Longridge: 01772 783314 | Garstang: 01995 602129 | Lancaster: 01524 581306 
 
Longridge: 01772 783 314 
Garstang: 01995 602 129 
Lancaster: 01524 581 306 
Probate
As part of the Probate process, the executors (or the people who have responsibility for dealing with the collection and distribution of the deceased’s estate) may incur expenses, which can be claimed back from the estate. However, these expenses must be reasonable. So, what expenses can be claimed by the executors? 
Well, if there is a property to sell as part of the Probate process, the executor can claim any expenses of selling the property back from the estate. This can include: 
 
• A house clearance company 
• A cleaning company 
• Estate Agents 
• A property solicitor to deal with the legal work 
 
Other work claimed for can include: 
 
• Probate Registry fees 
• Valuation fees 
• Professional fees (such as those of your Probate solicitors in Preston, for example) 
• Inheritance Tax 
 
If you’re unsure which expenses you can claim as the executor or administrator (see our probate solicitor’s blog about the difference between executors and administrators, here), contact our probate specialists at your local office
 
How do I claim executor’s expenses? 
 
The executors should keep a record of all the Probate expenses that they occur. Usually, when your Probate solicitors are dealing with an estate on behalf of the executor or administrators, they will pay general expenses out of their account using funds collected in. Alternatively, in some cases, they will pay these out from their office account, usually only if they are the executors of the estate. 
 
The estate accounts need to show all of the money that has come into and out of the estate, or is due to be paid out when all money has been received (i.e. any debts payable before distribution). The accounts should also show all of the executor’s expenses incurred throughout the process, as well as any inheritance tax calculations and liabilities. 
 
The residuary beneficiaries (so who is entitled to the remainder of the estate after any specific gifts have been dealt with), are entitled to see a copy of the estate accounts before distribution, so that they are aware of any money collected in or paid out. Residuary beneficiaries are entitled to see a copy of these accounts, as the administration carried out by the executor or administrator will directly impact how much money they receive, so it’s in their interests to approve any payments.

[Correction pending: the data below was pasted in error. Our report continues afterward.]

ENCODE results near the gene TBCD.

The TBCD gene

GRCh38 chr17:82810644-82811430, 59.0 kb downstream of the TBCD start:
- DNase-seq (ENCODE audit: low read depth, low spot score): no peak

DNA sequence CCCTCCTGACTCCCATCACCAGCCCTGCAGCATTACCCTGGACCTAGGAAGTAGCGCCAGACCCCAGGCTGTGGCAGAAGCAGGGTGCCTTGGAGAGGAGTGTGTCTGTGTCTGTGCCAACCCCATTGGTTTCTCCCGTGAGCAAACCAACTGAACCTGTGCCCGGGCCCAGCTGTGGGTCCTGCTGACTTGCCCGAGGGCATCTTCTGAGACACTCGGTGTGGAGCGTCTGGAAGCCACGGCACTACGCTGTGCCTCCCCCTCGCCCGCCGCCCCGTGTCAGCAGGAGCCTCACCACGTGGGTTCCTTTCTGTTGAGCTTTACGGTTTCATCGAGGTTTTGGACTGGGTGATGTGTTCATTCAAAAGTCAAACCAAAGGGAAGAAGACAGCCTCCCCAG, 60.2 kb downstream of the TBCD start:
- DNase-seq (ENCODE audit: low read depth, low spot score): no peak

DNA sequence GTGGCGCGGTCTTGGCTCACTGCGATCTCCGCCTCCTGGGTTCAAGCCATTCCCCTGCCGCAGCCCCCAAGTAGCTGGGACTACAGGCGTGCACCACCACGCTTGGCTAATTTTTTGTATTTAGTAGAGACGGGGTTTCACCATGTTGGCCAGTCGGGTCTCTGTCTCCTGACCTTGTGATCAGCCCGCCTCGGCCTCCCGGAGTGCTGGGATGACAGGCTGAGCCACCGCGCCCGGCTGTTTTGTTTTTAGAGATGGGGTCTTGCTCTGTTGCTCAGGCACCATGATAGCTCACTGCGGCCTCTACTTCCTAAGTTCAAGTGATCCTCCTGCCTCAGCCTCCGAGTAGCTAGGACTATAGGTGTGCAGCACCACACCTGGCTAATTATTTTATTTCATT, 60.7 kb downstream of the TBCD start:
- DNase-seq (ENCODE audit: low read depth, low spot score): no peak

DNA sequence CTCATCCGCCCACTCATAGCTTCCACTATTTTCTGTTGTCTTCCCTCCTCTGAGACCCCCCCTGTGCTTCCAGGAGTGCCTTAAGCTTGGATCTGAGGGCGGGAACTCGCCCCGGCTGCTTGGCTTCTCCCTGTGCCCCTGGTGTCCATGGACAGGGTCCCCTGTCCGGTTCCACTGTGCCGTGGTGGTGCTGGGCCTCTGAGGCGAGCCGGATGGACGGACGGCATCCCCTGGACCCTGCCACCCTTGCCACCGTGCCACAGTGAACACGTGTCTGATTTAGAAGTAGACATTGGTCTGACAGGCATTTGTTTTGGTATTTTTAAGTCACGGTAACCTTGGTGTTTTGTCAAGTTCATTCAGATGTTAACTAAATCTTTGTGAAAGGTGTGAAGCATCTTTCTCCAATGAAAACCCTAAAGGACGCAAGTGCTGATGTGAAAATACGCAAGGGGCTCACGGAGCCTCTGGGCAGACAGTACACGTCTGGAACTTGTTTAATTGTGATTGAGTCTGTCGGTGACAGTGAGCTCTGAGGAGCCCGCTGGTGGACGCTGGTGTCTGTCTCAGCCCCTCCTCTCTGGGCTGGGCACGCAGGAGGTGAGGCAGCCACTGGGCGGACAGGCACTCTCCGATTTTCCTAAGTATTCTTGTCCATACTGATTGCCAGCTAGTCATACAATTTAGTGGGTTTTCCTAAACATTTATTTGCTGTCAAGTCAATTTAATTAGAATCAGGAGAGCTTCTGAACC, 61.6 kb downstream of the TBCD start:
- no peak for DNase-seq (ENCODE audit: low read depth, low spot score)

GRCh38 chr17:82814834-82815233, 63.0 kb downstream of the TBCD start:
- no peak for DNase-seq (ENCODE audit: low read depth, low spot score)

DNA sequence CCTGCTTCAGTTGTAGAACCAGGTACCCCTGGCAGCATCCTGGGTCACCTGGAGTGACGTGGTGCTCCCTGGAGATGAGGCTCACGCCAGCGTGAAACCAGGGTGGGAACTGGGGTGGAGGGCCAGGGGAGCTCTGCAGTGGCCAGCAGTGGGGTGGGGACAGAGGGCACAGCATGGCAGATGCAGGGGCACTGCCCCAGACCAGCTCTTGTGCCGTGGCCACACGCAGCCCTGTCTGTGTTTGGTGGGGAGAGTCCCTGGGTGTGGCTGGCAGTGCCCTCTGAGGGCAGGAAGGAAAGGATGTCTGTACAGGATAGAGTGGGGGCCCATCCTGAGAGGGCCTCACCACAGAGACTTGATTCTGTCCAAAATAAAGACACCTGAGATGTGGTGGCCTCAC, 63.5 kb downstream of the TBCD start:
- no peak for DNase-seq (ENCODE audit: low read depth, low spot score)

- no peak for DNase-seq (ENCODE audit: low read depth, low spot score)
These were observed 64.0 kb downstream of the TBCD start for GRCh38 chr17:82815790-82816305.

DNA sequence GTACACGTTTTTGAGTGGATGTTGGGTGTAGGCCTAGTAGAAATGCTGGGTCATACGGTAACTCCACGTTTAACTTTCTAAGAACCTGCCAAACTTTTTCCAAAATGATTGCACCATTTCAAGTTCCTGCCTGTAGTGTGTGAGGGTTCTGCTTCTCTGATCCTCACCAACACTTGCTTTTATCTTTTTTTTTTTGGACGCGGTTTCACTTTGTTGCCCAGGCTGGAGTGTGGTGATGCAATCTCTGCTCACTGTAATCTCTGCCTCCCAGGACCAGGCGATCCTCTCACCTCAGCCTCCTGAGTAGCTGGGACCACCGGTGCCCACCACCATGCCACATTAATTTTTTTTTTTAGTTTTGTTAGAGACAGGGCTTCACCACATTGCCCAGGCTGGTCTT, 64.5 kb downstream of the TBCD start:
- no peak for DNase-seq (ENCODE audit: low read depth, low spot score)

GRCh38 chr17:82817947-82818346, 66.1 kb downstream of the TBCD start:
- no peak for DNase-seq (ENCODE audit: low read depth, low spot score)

If the residuary beneficiaries believe that any executor or administrator has claimed unreasonable expenses, they can question this. If it is found that an executor has claimed expenses beyond what they are entitled to, then they have breached their duty of care to act in the best interest of the beneficiaries, which could mean that the beneficiaries are able to make a claim against them. 
 
One way to avoid this, is to instruct your local Probate solicitors (either in our Lancaster or Preston offices) to deal with the Probate application and estate administration on your behalf. MG Legal’s fees for dealing with a straight-forward Probate application are £500.00 plus VAT, plus the Probate Registry application fee (usually around £155.00 - £165.00, depending on how many copies of the Grant of Probate or Letters of Administration are required). Any fees for dealing with the administration of the estate are an additional cost, and can be discussed with our team by contacting them, here. You can also find out more about our fees on our Probate fees page, here
 
You can pop into your local office, or give our team a call on 01772 783 314, if you have any questions. 
 
MG Legal – Your Local Solicitors 
Share this post:

Leave a comment: 

Tags

Our site uses cookies. For more information, see our cookie policy. Accept cookies and close
Reject cookies Manage settings